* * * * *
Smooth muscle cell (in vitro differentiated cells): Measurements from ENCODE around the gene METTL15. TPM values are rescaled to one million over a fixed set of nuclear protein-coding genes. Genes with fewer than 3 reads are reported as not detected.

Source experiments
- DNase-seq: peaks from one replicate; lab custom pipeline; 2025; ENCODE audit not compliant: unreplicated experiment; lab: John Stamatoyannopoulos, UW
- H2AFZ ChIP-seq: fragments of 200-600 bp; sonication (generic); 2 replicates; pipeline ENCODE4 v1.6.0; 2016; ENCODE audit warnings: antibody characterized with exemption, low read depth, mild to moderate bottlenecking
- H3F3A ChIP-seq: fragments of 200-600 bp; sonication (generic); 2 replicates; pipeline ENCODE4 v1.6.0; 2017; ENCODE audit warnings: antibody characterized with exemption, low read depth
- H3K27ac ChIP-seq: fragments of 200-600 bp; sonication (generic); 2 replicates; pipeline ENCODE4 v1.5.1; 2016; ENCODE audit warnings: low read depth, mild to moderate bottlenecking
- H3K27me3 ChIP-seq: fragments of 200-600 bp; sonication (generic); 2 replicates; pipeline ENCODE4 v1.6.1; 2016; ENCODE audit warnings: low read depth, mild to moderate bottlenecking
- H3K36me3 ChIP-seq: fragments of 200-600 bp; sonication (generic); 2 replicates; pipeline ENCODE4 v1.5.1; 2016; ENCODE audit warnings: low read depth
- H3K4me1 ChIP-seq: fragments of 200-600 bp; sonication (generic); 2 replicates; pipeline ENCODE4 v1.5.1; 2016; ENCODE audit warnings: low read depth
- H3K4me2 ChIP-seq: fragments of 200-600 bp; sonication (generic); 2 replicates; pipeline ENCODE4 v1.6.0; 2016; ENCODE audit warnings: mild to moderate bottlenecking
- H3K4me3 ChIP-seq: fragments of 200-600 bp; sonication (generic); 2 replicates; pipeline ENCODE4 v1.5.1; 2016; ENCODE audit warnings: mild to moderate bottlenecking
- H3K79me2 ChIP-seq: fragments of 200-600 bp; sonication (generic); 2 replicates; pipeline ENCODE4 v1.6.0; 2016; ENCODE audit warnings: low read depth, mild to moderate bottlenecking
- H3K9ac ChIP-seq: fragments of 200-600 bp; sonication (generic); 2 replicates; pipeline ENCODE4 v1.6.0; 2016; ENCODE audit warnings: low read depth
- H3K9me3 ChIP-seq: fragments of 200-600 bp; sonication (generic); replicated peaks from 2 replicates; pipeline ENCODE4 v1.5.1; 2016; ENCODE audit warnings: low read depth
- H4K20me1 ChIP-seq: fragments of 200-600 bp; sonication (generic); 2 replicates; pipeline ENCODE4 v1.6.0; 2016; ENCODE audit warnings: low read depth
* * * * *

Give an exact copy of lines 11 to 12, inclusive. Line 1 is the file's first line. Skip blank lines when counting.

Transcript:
- H3K4me3 ChIP-seq: fragments of 200-600 bp; sonication (generic); 2 replicates; pipeline ENCODE4 v1.5.1; 2016; ENCODE audit warnings: mild to moderate bottlenecking
- H3K79me2 ChIP-seq: fragments of 200-600 bp; sonication (generic); 2 replicates; pipeline ENCODE4 v1.6.0; 2016; ENCODE audit warnings: low read depth, mild to moderate bottlenecking